11 Things I learned at My First Grown Up Writing Conference

11 Things I learned at my First Grown Up Writing Conference

I was lucky enough to be sponsored to attend the Santa Barbara Writers’ Conference last week, and I had a great time. Here’s a few of the things I learned from a week of workshops and great conversations

1) There really are male, straight romance writers. I met one, and he was incredibly interesting and dynamic. Check out his website at aragrigorian.com, or better yet, read his new book, Game of Love

2) When you think a poem is pretty good and a Guggenheim fellow reads it and gives you feedback, you learn it really wasn’t, but it could be, if you work on it.

3) Once you work on it, the Guggenheim fellow will tell you it is “better.” Not great, or even good. Yet. Because it isn’t done. He does not mean this to be discouraging, and you should not doubt your entire artistic promise because of this comment

4) Staying in a critique group until 1230 at night really is fun. When you text your friends and tell them this, they will doubt you. This is understandable, because to most people, sitting in a room listening to people read their words and reading your own for 3 and a half hours probably wouldn’t be.

5)Stephen Chbosky, author of Perks of Being a Wallflower, is a humble, smiley man. I might even go so far as to say jolly (No, I didn’t meet him, unfortunately. I did hear him speak, though!).

6) When you read a feminist essay in front of a critique group of older white men, you may be surprised by their responses. I received very insightful, helpful feedback—from people who had obviously thought about feminism and considered it important and also happened to be cisgender Caucasian men over the age of fifty. It was awesome.

7) Travel writers get to do some amazing things. Like interviewing George Lucas, and getting trips to Australia paid for. They mention these things offhandedly, as if they are not terribly important details.  This makes them infuriatingly glamorous

8) At a Writers’ Conference, the first question people ask is not “What do you do?” but “What do you write?” I found this incredibly charming.

9) The Free Book Table isn’t as great as it sounds. It is mostly trashy paperbacks with hot pink covers or bad illustrations. You will, nonetheless, take a book from the Free Book Table, because it is there.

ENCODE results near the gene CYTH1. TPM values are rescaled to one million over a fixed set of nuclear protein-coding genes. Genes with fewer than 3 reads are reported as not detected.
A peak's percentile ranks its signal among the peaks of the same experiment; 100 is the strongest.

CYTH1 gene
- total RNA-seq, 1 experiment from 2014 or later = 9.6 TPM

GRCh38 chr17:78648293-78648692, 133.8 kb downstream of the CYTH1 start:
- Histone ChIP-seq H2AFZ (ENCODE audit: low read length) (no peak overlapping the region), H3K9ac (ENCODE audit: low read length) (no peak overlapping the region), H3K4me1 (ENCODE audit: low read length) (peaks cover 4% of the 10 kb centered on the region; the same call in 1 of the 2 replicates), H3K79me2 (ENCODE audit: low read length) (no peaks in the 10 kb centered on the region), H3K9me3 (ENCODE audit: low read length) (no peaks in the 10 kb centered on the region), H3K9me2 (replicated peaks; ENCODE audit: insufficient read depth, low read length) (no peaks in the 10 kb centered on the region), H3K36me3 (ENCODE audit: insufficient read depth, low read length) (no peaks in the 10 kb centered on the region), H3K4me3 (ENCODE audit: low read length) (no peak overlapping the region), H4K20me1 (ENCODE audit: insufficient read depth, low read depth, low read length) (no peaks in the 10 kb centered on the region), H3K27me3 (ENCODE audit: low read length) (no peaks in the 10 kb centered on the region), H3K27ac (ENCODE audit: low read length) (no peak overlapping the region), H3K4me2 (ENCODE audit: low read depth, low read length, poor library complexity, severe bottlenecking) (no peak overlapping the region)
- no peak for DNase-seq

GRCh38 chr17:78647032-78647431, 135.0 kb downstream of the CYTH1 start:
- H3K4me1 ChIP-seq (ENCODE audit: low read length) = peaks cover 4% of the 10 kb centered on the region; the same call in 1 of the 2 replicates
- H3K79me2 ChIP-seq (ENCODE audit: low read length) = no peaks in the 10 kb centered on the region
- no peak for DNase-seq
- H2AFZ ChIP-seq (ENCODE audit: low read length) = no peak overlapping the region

10) Paranormal Historical Fiction is a genre, apparently. I met a woman writing a book in it.

11) Finally, importantly—at a writers’ conference, you will be reminded why you love not just writing, but people who write. Writers are so wonderful to talk to. Just to sit and chat with. There was such a remarkable flow of ideas at the conference that I often felt as though I was buzzing, like my skin was electric.  I look forward to many more in the future!

Summation

Hi Inkstained Readers! Below is a poem written about a week ago, before I finished out my first year of college, one of the most amazing of my life.  This piece is about  processing the ‘summation’ of that experience, and all the mixed emotion involved. So far, summer has been a wonderful break!

Enjoy!

Summation

Sun paints bittersweet moments golden bright,
And life feels shockingly
Ordinary.
Six days from now, I return to a homeland of ocean and wine grapes,
My mother chopping heirloom tomatoes for salad,
My father laughing at my stories as he grills chicken.
My best friend writing in a notebook,

Pushing her hair from her eyes.
Six days from now I close a chapter of one of my greatest adventures to date.
You see packed boxes always make me feel like crying,
And I’m not sure why, exactly.
Bare walls always make me feel incomplete.
Six days from now I will face an empty room and I will have to turn away and close the door.
I will go back to a beautiful homeland and leave a land of discovery behind
And for three months I will soak in my childhood.
But for now,
Acoustic songs play into the late afternoon sun,
The soft sound of fingers tip tapping on keyboard  gentle background music
My friends have fallen asleep, curled into one another like kittens. Their dark hair blends into one another, and I want to kiss their foreheads as I would a drowsy child.